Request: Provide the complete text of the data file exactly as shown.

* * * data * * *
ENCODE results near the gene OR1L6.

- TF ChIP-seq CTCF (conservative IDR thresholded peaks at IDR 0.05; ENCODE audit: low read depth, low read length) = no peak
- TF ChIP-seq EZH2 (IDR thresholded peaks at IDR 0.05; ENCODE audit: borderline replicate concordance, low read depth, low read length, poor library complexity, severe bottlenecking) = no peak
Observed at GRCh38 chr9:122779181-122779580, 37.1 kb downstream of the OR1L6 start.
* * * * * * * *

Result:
ENCODE results near the gene OR1L6.

- TF ChIP-seq CTCF (conservative IDR thresholded peaks at IDR 0.05; ENCODE audit: low read depth, low read length) = no peak
- TF ChIP-seq EZH2 (IDR thresholded peaks at IDR 0.05; ENCODE audit: borderline replicate concordance, low read depth, low read length, poor library complexity, severe bottlenecking) = no peak
Observed at GRCh38 chr9:122779181-122779580, 37.1 kb downstream of the OR1L6 start.